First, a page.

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Orson & Co.’s “eLumes” are “the opposite of an ebook”

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“I hate the idea of an enhanced ebook. You can’t enhance a work of art,” Richard Mason, the founder of a new Manhattan-based startup called Orson & Co., told me.

Sure, Orson & Co. is publishing ebooks for iOS (s AAPL) and they are enhanced with art, music and some videos. But “we are not trying to enhance anything,” Mason said. “I hate pop-out menus that beep and crows that screech. We are trying to take you deeper into the story.” The company uses the illuminated manuscripts of medieval times as its inspiration, so don’t call the final product an ebook: Rather, it’s an “eLume,” and it is classy.

So far, there is only one: Mason’s own History of a Pleasure Seeker, which Random House’s Knopf published in February of this year. It’s for sale as an app in the iTunes Store for $12.99 (there’s also a free excerpt). It includes detailed art (“look at that very sensual page curl,” Mason said), photographs (hidden discretely behind illustrations, which the reader can tap) and music. Users can hear Dan Stevens, the actor who plays Matthew Crawley on the BBC’s Downton Abbey, read the book to them. They can listen to music — including piano played by Mason himself and music sung by famed American tenor Alex Richardson. Or they can do none of those things, and simply read the text.

Random House still sells History of a Pleasure Seeker in both print and digital formats. But Mason retained the multimedia rights, which included a portion of the book’s text, and he licensed the rest of the text back in order to create the History of a Pleasure Seeker app.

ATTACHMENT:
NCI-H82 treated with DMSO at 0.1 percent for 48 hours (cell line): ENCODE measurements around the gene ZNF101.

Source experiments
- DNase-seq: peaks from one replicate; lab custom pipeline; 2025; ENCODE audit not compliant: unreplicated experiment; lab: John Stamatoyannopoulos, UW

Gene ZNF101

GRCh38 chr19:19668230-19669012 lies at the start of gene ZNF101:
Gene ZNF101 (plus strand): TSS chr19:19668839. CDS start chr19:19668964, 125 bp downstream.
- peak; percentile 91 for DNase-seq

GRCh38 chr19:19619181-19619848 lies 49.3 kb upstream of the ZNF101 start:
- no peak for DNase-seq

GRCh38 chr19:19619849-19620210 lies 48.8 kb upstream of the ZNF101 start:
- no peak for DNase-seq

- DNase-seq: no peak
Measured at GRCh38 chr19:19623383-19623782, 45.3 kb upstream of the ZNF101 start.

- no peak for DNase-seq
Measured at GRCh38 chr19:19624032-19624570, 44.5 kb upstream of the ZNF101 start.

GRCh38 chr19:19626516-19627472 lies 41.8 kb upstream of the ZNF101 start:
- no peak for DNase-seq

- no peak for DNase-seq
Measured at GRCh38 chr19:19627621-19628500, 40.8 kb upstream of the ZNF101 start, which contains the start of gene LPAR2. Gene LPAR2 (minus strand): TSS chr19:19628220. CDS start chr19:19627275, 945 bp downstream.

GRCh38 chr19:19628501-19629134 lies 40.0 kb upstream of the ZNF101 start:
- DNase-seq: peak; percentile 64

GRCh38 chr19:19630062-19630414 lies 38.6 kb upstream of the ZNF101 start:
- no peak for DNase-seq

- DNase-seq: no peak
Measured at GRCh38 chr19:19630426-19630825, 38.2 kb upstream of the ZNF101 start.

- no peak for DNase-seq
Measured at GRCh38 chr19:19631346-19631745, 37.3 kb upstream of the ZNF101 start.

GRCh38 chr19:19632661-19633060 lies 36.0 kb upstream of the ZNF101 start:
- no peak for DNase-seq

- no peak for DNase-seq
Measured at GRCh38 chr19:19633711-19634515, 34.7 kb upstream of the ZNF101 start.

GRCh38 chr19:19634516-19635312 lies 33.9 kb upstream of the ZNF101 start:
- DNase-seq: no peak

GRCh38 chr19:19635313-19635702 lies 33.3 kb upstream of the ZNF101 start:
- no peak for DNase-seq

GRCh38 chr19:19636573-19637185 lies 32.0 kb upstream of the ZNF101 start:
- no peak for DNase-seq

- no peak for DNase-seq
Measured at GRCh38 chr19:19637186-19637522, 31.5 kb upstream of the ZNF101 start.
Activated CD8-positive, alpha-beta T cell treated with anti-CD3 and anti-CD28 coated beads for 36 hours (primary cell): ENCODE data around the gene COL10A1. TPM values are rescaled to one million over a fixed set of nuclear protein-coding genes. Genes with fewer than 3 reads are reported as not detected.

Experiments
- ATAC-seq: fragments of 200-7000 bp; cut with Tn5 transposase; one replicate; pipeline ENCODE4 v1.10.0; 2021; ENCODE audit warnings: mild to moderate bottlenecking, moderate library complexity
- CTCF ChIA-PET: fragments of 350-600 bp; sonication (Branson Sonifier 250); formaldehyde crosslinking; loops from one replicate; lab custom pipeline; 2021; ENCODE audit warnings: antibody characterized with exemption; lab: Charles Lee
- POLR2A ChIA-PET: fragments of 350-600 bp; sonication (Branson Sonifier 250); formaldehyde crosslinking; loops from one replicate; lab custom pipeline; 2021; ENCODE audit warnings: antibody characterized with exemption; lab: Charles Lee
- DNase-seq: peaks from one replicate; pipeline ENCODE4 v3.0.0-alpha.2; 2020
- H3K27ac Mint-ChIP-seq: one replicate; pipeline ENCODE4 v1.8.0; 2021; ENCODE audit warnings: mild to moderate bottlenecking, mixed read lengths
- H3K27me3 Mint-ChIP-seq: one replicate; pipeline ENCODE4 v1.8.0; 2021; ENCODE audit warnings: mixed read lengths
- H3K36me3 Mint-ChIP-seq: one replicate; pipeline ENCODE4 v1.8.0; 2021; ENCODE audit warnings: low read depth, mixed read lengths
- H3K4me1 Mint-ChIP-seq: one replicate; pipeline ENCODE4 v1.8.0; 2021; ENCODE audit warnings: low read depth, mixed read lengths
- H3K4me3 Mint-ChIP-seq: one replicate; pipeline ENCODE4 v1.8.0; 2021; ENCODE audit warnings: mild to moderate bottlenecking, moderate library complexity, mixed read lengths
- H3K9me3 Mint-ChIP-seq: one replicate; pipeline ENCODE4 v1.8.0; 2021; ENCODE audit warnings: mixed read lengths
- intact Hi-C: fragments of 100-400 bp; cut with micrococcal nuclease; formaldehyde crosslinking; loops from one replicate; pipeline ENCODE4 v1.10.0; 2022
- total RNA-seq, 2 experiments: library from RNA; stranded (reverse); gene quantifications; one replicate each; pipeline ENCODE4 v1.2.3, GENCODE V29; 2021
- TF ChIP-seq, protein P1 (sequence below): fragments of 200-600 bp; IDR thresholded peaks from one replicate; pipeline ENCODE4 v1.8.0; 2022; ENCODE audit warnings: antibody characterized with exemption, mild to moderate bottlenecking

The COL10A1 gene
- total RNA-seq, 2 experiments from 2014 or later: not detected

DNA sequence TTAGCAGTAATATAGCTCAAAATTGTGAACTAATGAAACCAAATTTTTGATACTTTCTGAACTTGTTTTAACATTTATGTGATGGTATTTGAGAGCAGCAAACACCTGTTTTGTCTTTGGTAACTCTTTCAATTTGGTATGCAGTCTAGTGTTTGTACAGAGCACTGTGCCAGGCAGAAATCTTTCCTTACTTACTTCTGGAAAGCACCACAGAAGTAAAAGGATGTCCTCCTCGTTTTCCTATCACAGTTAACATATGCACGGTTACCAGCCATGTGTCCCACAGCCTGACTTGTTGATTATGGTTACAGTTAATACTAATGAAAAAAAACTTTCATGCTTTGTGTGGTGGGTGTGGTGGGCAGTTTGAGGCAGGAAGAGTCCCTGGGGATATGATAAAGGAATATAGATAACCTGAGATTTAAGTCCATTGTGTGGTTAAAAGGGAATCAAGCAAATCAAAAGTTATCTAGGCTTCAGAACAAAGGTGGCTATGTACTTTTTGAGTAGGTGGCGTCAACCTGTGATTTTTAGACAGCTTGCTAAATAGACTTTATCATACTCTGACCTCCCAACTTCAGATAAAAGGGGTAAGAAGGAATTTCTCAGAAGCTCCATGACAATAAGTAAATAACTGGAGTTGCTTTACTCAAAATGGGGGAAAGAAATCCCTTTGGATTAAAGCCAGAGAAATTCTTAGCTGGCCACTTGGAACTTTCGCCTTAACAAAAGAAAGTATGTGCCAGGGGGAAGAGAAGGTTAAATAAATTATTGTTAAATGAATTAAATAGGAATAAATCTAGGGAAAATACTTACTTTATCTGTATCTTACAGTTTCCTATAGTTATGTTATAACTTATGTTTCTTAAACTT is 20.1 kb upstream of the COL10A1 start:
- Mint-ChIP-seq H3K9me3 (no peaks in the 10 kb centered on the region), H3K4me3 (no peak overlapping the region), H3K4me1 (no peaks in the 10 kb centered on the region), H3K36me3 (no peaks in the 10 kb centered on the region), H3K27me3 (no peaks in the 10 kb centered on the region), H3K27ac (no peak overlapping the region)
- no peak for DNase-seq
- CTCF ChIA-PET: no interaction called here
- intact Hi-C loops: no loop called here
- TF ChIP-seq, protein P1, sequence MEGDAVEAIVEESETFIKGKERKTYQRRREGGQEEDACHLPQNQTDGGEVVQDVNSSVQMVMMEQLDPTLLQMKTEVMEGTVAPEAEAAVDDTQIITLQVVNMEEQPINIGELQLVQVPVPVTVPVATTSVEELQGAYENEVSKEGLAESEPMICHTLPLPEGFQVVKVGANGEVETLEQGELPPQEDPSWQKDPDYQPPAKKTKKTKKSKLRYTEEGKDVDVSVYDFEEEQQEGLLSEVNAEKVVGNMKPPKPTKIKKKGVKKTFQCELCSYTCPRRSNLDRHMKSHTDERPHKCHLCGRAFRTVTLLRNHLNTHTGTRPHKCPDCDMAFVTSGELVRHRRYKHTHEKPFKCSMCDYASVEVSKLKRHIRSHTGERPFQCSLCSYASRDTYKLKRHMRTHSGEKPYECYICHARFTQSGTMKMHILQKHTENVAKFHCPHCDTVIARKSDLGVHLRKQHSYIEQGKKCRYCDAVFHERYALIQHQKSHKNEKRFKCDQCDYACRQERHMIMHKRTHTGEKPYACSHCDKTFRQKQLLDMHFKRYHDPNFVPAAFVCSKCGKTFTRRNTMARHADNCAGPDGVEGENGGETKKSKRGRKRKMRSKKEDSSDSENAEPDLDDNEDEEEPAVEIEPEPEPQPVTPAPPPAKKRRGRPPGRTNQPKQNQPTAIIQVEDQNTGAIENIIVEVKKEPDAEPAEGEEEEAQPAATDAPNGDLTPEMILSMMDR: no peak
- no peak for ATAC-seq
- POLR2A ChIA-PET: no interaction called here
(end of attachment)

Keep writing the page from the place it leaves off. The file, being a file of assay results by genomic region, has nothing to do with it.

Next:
Orson & Co. is now working on other books and is both commissioning original works and licensing books that have already been published. One original commission is The Oldest Bedtime Story Ever, a children’s edition of the Old Testament by theologian and artist Benjamin Morse (who is also working as the company’s creative director). Orson & Co. published the book in print this month and will release the eLume version soon. Mason is also working on a sequel to History of a Pleasure Seeker. Next up is Shanghai by Harriet Sergeant, a book that was previously published by British publisher John Murray in 1999. Mason told me that the company has also been approached by “major publishers to work in co-production with them,” but could not share details on other projects in the works.

Orson & Co. has an editorial staff of five so far. The company’s most recent hire is Maura Phelan as sales director; she previously held the same title at Random House. Mason said he is in discussions with “two players from very established companies” and will announce more hires in the new year. The company has raised “hundreds of thousands of dollars” from an angel investor Mason would not name.

One Response to “Orson & Co.’s “eLumes” are “the opposite of an ebook””

  1. Very interesting.

    Please note: in this context it should be “discreetly,” meaning unlikely to attract attention, not “discretely,” meaning separately. End of spelling lesson. :-)